India has been the birthplace of fantastic stories that have been told over and over again with many iterations. Many of those stories have become part of folklore and still many others are being added to that vast treasure of stories that have Indian roots.
Here are seven new stories, rather novels – novels that tell extremely different and diverse stories ranging from fictitious cities to a man’s hunt for land and identity to a woman’s hunt for answers – that you must read this year.
The Covenant of Water by Abraham Verghese
If you haven’t already read Abraham Verghese’s The Covenant of Water, then this should ideally be the first book for you to read this year. The novel begins in 1900 and finds its conclusion in the year 1977. Set in Kerala on India’s Malabar Coast, the novel follows three generations of a family that suffers a peculiar affliction: in every generation, at least one person dies by drowning. Shuttling between the past and the present, over countries and continents, Verghese weaves a tale of love, loneliness, longing, and death, interspersed with moments of wit, humour, and joy.
Victory City by Salman Rushdie
Victory City is Salman Rushdie’s first book after a near-fatal attack on him. The novel, the final edits of which Rushdie had submitted before the attack, revolves around Pampa Kampana, a 9-year-old orphaned girl who is gifted magical powers by a goddess and goes on to create one of the most beautiful cities of the ancient world called Bisnaga (Victory City or Vijayanagara). The novel traces the rise and rise of the city before its ultimate downfall and ruin.
Western Lane by Chetna Maroo
Western Lane is Indian-origin author Chetna Maroo’s debut novel and follows the life arc of a young girl’s struggle in sport. The story begins with the family learning to cope with the loss of their mother by immersing themselves in the game of Squash. In this debut novel, Maroo has managed to use the sport of squash both as context and as a metaphor. The novel talks about sisterhood, about growing up, all through crystalline language which reverberates like the sound “of a ball hit clean and hard…with a close echo”.
Fire Bird by Perumal Murugan
The 2023 JCB Prize for Literature winner, Perumal Murugan’s Fire Bird is a book that’s rich in themes and deals with heavyweight ideas like forced migration, displacement, gender roles, and man’s connection to his land. Set in rural Tamil Nadu, the story revolves around Muthu whose life turns upside down when his father divides the family land leaving him with nothing. Fire Bird shows us how closely a man’s life, his identity and survival depends upon the possession of land, or the lack of it.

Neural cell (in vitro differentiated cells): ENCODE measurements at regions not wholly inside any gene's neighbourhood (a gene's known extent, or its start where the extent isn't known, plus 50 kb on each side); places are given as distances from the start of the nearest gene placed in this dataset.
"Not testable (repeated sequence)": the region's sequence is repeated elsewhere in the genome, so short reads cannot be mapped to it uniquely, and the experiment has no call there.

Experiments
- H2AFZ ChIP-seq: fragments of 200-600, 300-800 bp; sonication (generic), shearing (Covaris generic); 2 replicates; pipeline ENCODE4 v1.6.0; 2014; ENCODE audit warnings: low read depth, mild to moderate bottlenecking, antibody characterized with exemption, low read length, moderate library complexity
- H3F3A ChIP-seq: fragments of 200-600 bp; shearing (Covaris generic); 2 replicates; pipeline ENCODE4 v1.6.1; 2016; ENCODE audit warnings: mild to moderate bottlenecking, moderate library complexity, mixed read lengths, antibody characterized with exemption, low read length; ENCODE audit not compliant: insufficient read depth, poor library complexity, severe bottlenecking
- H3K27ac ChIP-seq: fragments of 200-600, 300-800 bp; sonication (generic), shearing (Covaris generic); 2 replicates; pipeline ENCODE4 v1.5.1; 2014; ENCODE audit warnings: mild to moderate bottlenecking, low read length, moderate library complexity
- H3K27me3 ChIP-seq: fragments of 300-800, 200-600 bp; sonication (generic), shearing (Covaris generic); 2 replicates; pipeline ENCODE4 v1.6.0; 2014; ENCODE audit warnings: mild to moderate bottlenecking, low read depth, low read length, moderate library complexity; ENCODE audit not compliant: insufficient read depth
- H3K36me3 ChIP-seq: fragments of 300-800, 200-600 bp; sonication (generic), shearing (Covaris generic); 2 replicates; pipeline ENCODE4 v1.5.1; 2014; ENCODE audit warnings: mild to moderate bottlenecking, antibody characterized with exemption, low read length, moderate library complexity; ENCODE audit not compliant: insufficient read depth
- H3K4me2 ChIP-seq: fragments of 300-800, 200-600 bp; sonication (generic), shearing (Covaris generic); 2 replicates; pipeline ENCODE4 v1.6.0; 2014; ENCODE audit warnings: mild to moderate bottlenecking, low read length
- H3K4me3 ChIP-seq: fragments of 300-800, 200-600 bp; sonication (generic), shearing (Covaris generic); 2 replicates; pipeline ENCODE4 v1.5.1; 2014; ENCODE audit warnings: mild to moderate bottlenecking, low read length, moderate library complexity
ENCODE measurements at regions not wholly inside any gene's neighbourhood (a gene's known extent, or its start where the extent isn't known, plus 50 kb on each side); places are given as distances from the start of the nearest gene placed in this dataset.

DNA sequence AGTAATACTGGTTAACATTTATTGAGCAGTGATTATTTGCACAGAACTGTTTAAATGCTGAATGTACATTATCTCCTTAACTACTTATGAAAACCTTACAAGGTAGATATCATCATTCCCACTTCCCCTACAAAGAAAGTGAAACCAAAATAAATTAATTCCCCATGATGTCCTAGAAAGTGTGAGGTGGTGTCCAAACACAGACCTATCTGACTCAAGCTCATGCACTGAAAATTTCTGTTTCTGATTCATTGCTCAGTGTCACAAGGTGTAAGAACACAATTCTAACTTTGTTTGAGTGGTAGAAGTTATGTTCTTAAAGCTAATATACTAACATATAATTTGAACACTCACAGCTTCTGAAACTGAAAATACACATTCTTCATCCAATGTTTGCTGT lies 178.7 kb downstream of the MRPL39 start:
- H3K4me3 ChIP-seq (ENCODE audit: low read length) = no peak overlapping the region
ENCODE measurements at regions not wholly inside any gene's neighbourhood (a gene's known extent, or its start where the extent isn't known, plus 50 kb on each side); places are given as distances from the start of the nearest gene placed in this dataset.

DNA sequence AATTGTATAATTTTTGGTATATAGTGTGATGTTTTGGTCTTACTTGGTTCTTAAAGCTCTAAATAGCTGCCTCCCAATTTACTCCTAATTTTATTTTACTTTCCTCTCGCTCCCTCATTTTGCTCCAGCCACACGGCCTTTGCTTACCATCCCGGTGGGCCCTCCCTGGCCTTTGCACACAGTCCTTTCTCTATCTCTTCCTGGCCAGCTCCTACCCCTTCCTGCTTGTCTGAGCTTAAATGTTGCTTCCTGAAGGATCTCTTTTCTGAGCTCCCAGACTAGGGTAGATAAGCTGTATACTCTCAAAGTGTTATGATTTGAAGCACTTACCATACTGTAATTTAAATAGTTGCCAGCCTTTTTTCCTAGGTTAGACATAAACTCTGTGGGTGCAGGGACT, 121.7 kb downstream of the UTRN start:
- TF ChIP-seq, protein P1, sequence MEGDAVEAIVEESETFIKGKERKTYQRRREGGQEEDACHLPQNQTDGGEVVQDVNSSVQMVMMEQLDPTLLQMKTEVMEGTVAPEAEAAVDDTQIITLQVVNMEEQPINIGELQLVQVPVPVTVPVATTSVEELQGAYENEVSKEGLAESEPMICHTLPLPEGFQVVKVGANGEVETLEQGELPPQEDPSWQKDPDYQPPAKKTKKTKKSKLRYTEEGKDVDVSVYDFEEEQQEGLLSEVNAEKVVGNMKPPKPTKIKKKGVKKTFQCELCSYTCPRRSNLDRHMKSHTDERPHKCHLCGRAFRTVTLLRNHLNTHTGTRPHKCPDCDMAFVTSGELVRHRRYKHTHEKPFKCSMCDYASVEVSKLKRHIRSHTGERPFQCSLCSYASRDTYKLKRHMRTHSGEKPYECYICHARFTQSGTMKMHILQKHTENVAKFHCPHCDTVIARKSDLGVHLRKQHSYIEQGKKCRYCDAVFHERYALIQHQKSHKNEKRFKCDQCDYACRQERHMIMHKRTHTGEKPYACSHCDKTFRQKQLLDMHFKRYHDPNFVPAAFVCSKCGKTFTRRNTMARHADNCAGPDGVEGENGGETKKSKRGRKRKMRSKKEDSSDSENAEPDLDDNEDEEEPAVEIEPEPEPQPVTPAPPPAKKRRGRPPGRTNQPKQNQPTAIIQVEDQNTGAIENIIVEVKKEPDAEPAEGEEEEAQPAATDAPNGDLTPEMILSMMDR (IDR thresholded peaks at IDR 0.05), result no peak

Assassin by KR Meera
It’s November 2016. A middle-aged professional, Satyapriya, is attacked by an unidentified assailant. But this isn’t the first attack on her, her paralysed father tells her. Soon afterwards, her father dies and she sets off to unravel the conspiracy coiling around her. The novel raises uncomfortable questions of identity and gender in a country where power, patriarchy, caste and money conspire every day to shape the contours of women’s lives.
Originally published in Malayalam, K.R. Meera’s Assassin is a genre-defying magnum opus that every Indian must read.
The Half-Known Life by Pico Iyer
For nearly 50 years, Pico Iyer has been roaming the world and has observed and absorbed global cultures with a pilgrim’s readiness to be transformed. Traveling from Iran to North Korea, from the Dalai Lama’s Himalayas to Japan’s ghostly temples, Iyer pieces together a lifetime of explorations to upend our ideas of utopia and forces us to ask how we might find peace in the midst of difficulty and suffering. Does religion lead us back to Eden or only into constant contention? Why do so many seeming paradises turn into warzones? And does paradise exist only in the afterworld – or can it be found in the here and now?
The Book of Everlasting Things by Aanchal Malhotra
Aanchal Malhotra’s debut novel, The Book of Everlasting Things is both intimate and sweeping. A story spanning continents and generations, braiding the threads of the past to the future, here is a book which will linger in the reader’s mind like the notes of an unforgettable perfume.
The story follows Samir, a perfumer, and Firdaus in pre-Partition India and how, their love blossoms only to be separated by Partition. Bound by family and fate as the two lovers move farther away from one other, they must decide how much of their memories to hold on to.
Pick up any or all of these books from any Kunzum store or WhatsApp +91.8800200280 to order. Buy the book(s) and the coffee’s on us.